(Corrects first paragraph to say rates ‘may have to move into restrictive territory’, not ‘would have to’)
By Padraic Halpin
DUBLIN (Reuters) – The European Central Bank is likely to raise interest rates by 50 basis points (bps) in its December meeting, governing council member Gabriel Makhlouf said, while stressing that the rates may have to move into “restrictive territory” next year.
The ECB has raised rates by a record 200 bps since July, but a slowdown in euro zone inflation and benign signals from the U.S. Federal Reserve have bolstered the case for those advocating a 50-bps hike after back-to-back increases of 75 bps.
“To continue on our path to bring inflation back to our 2% target, I see a 50 bps increase in interest rates as the minimum needed at our December meeting,” Makhlouf said on Monday in a speech at the Institute of International and European Affairs think tank.
Makhlouf told journalists after the speech that the governing council was likely to settle on a 50 bps increase.
French central bank chief Francois Villeroy de Galhau said on Sunday he favoured a 50 bps increase.
“How much further do we need to go in terms of interest rate increases in 2023? We have to be open to policy rates moving into restrictive territory for a period,” said Makhlouf, Governor of the Central Bank of Ireland.
“It is premature to be talking about the end-point for policy rates amid the prevailing levels of uncertainty.”
Makhlouf said it would be wrong to ascribe the euro zone’s current inflation problem solely to supply shocks and that the increasing share of forecasters expecting high rates of inflation over the medium-term needs closely monitoring.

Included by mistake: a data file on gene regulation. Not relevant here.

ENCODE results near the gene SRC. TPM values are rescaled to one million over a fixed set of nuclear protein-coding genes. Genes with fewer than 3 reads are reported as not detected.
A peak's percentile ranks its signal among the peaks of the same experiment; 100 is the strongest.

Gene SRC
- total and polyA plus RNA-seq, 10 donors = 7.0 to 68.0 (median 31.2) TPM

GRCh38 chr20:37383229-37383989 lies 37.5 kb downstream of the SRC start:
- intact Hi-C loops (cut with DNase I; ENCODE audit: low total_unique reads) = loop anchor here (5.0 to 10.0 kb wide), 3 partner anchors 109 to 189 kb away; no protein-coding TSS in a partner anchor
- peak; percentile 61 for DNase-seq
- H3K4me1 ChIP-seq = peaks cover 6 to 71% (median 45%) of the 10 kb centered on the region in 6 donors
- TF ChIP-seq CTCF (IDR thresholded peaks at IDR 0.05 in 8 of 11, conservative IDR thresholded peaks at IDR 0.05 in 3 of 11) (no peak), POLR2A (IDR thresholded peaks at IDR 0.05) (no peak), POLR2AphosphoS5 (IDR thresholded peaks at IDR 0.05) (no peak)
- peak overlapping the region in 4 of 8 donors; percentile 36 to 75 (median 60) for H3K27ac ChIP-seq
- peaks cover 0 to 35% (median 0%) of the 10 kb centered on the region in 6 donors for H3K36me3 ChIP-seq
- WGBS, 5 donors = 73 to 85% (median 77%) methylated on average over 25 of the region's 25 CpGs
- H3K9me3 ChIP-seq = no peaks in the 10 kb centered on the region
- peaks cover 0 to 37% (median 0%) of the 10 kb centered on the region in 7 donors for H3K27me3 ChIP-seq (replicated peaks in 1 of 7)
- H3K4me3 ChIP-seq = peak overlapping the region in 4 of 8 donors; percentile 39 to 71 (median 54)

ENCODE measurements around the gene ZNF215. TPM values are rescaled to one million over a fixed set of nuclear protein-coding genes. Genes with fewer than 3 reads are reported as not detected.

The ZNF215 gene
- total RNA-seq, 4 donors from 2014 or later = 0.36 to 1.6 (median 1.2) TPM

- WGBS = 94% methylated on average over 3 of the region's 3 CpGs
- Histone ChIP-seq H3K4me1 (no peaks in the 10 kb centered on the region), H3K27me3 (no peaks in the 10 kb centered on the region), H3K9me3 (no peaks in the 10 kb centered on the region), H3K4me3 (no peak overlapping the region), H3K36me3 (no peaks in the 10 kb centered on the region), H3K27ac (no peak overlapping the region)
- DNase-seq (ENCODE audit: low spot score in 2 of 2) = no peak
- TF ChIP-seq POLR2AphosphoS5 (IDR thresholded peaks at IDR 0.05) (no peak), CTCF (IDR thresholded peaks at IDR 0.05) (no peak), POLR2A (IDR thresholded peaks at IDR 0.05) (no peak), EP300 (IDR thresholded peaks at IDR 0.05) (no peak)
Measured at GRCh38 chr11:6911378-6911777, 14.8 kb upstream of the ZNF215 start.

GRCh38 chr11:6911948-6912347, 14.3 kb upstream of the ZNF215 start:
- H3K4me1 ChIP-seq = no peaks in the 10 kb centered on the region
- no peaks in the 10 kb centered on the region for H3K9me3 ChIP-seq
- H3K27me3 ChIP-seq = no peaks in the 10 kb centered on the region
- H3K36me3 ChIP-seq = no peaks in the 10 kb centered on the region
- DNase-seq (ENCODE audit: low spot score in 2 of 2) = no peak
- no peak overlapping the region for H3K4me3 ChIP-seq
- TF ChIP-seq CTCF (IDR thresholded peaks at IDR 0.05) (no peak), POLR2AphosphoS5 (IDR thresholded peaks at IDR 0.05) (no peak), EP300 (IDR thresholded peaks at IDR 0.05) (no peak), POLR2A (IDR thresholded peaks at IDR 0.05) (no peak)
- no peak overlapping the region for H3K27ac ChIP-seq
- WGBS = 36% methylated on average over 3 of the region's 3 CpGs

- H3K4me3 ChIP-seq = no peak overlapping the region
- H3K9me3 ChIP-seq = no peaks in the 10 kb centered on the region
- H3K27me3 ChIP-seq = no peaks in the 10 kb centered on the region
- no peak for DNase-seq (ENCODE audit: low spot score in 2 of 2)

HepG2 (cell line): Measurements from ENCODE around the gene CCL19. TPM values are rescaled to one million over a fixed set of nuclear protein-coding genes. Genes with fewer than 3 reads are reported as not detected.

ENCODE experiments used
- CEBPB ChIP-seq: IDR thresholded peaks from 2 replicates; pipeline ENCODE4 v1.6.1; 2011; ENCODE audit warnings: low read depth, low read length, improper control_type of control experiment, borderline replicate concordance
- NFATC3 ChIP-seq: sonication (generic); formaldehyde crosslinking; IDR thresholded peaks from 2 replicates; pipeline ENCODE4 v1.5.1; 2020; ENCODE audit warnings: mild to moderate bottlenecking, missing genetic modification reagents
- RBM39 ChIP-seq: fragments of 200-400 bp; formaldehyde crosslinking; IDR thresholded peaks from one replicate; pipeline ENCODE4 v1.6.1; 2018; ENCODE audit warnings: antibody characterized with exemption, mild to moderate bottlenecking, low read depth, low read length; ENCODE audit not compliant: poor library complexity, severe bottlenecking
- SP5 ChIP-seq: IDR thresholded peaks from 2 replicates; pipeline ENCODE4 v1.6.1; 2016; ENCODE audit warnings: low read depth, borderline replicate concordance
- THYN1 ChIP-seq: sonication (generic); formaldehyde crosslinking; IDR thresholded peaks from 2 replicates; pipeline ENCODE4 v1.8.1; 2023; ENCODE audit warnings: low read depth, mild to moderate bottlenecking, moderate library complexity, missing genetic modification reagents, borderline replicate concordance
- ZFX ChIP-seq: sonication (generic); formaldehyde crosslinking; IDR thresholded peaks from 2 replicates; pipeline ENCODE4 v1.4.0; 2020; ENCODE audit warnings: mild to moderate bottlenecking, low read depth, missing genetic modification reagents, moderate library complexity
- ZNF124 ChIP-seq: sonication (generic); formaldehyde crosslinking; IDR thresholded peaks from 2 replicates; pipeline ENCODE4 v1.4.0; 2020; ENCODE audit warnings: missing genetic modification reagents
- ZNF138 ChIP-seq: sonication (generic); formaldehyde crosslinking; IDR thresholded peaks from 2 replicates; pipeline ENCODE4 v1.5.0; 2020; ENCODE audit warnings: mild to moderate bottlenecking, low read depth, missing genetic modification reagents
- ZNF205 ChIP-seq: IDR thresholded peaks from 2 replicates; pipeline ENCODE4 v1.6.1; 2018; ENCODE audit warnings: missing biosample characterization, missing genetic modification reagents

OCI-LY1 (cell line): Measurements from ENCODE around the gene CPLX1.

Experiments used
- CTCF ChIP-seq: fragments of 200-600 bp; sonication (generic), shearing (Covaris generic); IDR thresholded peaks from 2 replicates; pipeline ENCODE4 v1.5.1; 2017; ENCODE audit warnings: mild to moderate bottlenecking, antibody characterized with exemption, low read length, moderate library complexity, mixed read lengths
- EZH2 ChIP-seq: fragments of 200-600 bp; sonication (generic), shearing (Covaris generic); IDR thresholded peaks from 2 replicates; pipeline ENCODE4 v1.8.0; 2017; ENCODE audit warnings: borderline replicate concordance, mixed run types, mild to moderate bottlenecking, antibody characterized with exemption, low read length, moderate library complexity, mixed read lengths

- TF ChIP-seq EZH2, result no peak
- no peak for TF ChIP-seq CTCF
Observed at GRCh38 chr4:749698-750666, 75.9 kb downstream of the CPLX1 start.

“It could be an early warning sign of inflation expectations moving away from our 2% target. Were expectations to become ‘dis-anchored’ in this way, it would make the task of sustainably returning inflation to our 2% target far more difficult,” Makhlouf said.
He said as price pressures broaden across the spending basket, the risks of high inflation becoming embedded rises, and the case for tighter monetary policy becomes stronger.
Generous household supports by some euro zone governments could add to inflationary pressure, he said.
“Broad-based measures to support all households will serve to boost demand at a time when restraint is needed,” he said. “This may necessitate a stronger response from monetary policy makers than would otherwise be the case.”
Makhlouf said there are complex issues involved in quantitative tightening, ahead of a discussion by policymakers next week on shrinking its oversized pile of government debt.
(This story has been corrected to say rates ‘may have to move into restrictive territory’, not ‘would have to’, in the first paragraph)
(Reporting by Padraic Halpin; Writing by Conor Humphries; Editing by Gareth Jones and Arun Koyyur)